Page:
skrewhed

Identity Theft.

We are not 'black'.

If you read this and feel as if I’m ranting, I am.

My whole life, I have been lead to believe that I was just ‘Black’. I’ve never even given it a second thought until a recent trip to Toronto. A girl came to me and asked “What are you?” and I replied almost with a duh  that  I was “Black”. She laughed. I was confused. She went on to say “Duh we are all black, I mean where is your family originally from, what are your roots?” I had no answer, outside of saying that I was an African American, without even realizing that she was asking about my ethnicity. In light of the moment, I played it cool, but I have been thinking about that ever since. Ive made the same mistake that many of us have made before, of confusing race and ethnicity, and honestly I don’t feel like it’s my fault for being confused.

Think about it.

Do you know how ignorant it really sounds to call yourself black? A lot of us, including myself, have seriously misunderstood the concepts of race and ethnicity. Race is essentially a color identifier: you’re either white or non white. It has been socially imposed and is essentially hierarchical. You have no control of how your race is viewed by others, and here it’s almost as if the two are intertwined and one in the same.

No other place uses and emphasized on races as heavily as America. It’s as if your ethnicity does not matter at all. I want to know my real ethnicity , I want to know where my ancestors are from on both sides of my family. I know I’m not from here. This is not my true place of origin. Its unfair that we can’t pinpoint where we are from. I hate to say that all I know is that my ancestors are from Africa. Africa is the most diverse continent in the world. Kenya is a country. Nigeria is a country. Ethiopia is country.  Africa is NOT a country. Imagine a white person being taken away from America and referring to themselves as being North American. That could be Mexico. That could be Canada. That could be Jamaica. Do you see where I’m going with this?

I’m not usually a jealous person, but I can’t deny my jealousy when I hear a white person say “Yeah I’m Irish and my great great great great grandpa was the Duke of Manchester” or something  like that. I can trace my family lineage up too my great grandmother and great grandfather who were immigrants from Antigua and Turks and Caicos in the 1920s. And thats only because they told my grandmother where they came from. There are no records for them.

The fact that we were even taken is a problem to begin with, but could they not have had the decency to at least take records of what they were taking. Did they not realize that they were disrupting a heritage, robbing an identity? Was there no consideration of the future? Did they not think that we too would eventually want to trace our roots? Are we any less human?

I could go on, I probably will another day.

I love being ‘black’, I love our culture. But I hate being confused ethnically and incorrectely identified as ‘black’. But I don’t also do not like  being simplified to being an African American, just because that’s where we needed up. I know that’s not who I really am. I want to know where my ancestors were stolen from. I want to know my real identity.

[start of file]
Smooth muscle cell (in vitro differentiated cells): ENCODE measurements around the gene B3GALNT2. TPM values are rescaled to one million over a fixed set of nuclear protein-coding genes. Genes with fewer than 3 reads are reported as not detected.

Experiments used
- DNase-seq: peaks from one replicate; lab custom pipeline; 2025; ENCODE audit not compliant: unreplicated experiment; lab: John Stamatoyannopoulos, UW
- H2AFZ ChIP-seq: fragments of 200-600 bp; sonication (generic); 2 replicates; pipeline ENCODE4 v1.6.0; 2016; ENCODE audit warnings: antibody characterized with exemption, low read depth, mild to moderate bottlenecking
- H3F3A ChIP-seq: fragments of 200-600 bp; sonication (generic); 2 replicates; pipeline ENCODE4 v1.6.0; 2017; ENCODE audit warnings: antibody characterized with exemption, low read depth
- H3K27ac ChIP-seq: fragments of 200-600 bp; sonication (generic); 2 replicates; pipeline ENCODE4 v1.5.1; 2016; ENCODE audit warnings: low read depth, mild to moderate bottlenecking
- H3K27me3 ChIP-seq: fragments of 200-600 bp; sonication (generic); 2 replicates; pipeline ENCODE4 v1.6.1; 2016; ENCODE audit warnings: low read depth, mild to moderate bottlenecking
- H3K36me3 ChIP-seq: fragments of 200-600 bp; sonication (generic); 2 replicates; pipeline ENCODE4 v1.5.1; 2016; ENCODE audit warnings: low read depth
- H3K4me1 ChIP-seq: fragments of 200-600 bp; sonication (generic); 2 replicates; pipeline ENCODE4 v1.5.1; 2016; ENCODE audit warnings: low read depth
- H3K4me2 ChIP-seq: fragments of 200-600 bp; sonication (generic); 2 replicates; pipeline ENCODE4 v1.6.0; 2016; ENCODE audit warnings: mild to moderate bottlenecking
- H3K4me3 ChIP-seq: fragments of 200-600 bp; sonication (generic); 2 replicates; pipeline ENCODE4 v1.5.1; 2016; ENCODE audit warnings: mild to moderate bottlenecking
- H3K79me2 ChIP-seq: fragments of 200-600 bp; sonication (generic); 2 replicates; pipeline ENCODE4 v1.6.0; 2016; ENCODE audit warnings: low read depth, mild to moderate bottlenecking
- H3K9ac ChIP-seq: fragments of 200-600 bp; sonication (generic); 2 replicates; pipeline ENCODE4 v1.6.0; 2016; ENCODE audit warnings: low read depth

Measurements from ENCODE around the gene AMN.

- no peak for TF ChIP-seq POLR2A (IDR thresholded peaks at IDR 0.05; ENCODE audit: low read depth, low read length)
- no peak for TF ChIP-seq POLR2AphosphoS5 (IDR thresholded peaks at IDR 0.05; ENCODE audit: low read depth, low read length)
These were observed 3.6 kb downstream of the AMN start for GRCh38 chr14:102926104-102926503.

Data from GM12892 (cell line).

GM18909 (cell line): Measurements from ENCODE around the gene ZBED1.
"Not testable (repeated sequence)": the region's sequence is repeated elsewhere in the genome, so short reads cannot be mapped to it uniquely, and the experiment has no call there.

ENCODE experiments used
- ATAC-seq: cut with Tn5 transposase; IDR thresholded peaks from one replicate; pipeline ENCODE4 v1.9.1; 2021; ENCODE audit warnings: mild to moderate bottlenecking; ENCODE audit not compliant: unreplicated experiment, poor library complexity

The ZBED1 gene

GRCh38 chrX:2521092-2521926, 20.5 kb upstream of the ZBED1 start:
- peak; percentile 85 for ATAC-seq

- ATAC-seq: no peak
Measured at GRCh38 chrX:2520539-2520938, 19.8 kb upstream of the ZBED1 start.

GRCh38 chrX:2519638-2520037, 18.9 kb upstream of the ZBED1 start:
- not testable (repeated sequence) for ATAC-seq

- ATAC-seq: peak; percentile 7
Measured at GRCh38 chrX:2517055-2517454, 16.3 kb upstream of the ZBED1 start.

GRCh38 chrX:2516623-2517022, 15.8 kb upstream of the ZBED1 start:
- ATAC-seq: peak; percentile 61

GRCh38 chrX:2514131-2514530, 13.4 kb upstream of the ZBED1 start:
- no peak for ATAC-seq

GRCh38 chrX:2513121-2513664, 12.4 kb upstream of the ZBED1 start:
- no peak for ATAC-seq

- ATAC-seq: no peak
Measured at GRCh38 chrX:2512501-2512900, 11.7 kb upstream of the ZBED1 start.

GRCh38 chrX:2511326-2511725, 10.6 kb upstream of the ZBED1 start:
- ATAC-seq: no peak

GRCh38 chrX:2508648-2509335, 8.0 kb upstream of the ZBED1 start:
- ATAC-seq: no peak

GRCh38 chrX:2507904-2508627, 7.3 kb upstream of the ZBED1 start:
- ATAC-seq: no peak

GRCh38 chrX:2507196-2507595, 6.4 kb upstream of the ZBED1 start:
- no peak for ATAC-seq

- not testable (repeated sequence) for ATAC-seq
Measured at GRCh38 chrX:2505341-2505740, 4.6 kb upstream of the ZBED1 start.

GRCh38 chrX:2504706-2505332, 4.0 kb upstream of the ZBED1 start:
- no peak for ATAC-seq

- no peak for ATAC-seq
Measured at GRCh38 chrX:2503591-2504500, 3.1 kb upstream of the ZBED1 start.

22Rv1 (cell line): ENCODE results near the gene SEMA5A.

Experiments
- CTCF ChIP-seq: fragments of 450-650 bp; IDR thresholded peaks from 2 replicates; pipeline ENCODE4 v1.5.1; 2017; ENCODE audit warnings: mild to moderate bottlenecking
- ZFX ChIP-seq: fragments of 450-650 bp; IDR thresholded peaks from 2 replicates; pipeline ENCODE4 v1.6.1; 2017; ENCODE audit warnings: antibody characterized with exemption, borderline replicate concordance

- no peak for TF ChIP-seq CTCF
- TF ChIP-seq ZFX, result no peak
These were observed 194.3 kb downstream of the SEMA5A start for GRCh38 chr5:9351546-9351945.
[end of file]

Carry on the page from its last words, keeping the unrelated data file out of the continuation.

This is for everyone who is confused or has been confused. Don’t settle.

 

By Keith Haynie, Editor in Chief

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4 comments

  1. Keith, I am so happy to see you really using your voice. I always knew it was there, even when it was hiding in class. I am so excited for all the bright things in your future, because you seem to be using your present for such a purpose.

    This blog is something that I think a lot of people probably share your view on. The history of my ethnicity isn’t the same as yours and I won’t pretend that isn’t true, but even as a ‘white’ American, I have always grown up with classmates and peers that knew their lineage and history, and I was and still am totally clueless. People will say of my maiden name, “Oh, it sounds English,” or “I think its from Wales,” but no one knows for sure, especially me. My grandparents never seemed to know and eventually I stopped asking growing up. But I too was always jealous when they were so knowledgeable about generations upon generations of lineage and ancestors, and I could only go back 2-3 generations, all to dead ends as far as where ‘we’ came from and when.

    It is such an important part of our history, all of our histories, and I agree that we are victims of identity theft, even if for differing reasons. With each generation, it seems to be more blurred, and eventually forgotten as significant. It is very interesting to encounter people from other countries, because it does magnify the focus placed on race in the US as compared with other countries. For every two steps we go forward, we unfortunately go one step backwards.

    This is a great perspective to this issue, and sadly a very true one. I look forward to reading your future posts, and thank you for sharing with me. This is one proud English teacher moment right here 🙂 You have certainly surpassed your “Back to reality..” moment. 🙂

    Liked by 1 person

    1. Thank you Mrs romig for reading into this and having a positive reaction too it! I’ve always appreciated your acceptance of my writing, no matter how different or ‘out there’ it was! #IBjournalInspired Lol!

      Like

  2. I am extremely proud of you and this blog really speaks volumes it’s definitely a must read for many young and old of all races. Great job with Keith and continue the work!

    Liked by 1 person

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